A Queenstown mountaineer has recounted the dramatic rescue of his injured climbing partner on the roof of the world.
Ben Dare, 29, and Scott Blackford-Scheele were roped together pushing for the summit of 6960-metre Himalayan mountain Anidesha Chuli a week last Saturday.
Blackford-Scheele, 24, is believed to have slipped before falling 90 metres, suffering concussion and sustaining head injuries.
Dare, speaking to Radio NZ from Nepalese capital Kathmandu, says he did not see the fall itself but was hit by a small avalanche and then realised the rope to his partner, who had been above him, was now pointing down.
“The first I saw of him he was hanging upside down 35-40ms below me on the ropes,” Dare says.
“I was incredibly relieved to see him. At first, he was unconscious for three to four minutes after it happened but then just a feeling of immense relief when I saw him start to move and make some noise.”
Dare, who has been hailed a hero for his actions, worked his way down to Blackford-Scheele and checked him over for injuries.
“The mind was working at a million miles an hour but I just did what I had to and what any of the others would have done in the same situation.”
Rescue from such high, steep terrain was impossible so he began the painstaking process of lowering him back down the mountain.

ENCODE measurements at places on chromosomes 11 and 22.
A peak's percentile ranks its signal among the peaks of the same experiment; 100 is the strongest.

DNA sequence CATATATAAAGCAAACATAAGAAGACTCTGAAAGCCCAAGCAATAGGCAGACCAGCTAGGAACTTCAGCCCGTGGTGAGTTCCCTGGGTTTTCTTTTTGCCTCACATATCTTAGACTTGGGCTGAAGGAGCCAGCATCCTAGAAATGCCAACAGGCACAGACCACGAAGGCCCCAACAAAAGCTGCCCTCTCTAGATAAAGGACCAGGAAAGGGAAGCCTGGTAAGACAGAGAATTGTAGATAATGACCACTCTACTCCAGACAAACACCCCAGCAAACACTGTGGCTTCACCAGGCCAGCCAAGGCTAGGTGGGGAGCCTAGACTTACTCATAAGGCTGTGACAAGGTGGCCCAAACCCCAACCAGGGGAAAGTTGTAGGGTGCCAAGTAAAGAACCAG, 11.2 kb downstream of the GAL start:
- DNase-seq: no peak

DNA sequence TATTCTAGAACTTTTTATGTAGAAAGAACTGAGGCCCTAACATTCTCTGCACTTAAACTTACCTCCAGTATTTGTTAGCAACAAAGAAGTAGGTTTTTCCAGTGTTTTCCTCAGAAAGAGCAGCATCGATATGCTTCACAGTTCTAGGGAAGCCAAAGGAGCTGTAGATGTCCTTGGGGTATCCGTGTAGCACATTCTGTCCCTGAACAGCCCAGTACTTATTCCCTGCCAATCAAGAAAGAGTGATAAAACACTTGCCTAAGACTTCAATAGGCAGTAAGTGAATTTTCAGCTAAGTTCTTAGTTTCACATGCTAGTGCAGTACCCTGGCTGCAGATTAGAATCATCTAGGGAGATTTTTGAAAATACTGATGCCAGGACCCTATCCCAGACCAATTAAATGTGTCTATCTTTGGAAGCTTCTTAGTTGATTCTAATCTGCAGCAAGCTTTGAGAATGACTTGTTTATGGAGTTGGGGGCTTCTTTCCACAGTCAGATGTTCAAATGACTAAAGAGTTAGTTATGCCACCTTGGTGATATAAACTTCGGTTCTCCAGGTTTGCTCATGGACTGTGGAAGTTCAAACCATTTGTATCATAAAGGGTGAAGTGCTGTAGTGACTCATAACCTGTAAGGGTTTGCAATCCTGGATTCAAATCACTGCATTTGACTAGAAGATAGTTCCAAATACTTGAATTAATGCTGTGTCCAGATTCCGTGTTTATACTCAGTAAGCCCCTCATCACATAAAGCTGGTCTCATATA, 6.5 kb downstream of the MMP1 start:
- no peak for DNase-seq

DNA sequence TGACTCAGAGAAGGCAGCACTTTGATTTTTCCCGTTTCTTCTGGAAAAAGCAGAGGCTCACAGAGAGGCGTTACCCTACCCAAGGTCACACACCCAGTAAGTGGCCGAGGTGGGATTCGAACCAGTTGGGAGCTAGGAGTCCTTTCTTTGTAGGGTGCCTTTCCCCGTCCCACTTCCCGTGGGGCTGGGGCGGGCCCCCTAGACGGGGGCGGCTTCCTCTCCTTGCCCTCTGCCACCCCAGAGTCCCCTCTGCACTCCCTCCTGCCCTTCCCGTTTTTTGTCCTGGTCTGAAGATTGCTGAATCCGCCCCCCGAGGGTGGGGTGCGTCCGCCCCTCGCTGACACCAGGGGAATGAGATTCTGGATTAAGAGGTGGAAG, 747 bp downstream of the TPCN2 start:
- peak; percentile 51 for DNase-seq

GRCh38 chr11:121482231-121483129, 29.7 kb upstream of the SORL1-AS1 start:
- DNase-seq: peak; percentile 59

“I just began lowering him back down the face, rope length by rope length,” Dare told Radio NZ.
“At 3.30 in the afternoon there’s only a few hours of daylight left. So I managed to get him down to a bivvy site a couple of hundred metres below where the accident occurred, that evening.
“We spent the night there and then the following morning I continued to lower him back down towards the flatter ground of where our previous camp at 6000m had been, and that’s where I notified the other two on the radio and set off the emergency locator beacon.”
The pair made it to Camp 2 about 24 hours after the accident.
The team’s two other members – Rob [Frost] and Andrei [van Dusschoten] – trekked over night from Base Camp at 4800m to reach them.
The four exhausted men huddled together in the tent before a helicopter airlifted both Blackford-Scheele and Dare to hospital in Kathmandu.
Dare says his friend’s recovery is progressing in leaps and bounds, making massive improvements since the accident. They aim to fly back to New Zealand over the next few days.
“Obviously with any head injury, in particular with the nature of the one he received, the full recovery process it’s not just going to be a matter of days, it’s weeks or even months.”
The team has no immediate plans to return to Anidesha Chuli any time soon. But they won’t rule out a second summit attempt on the mountain, which is known as the White Wave and 115km east of Everest.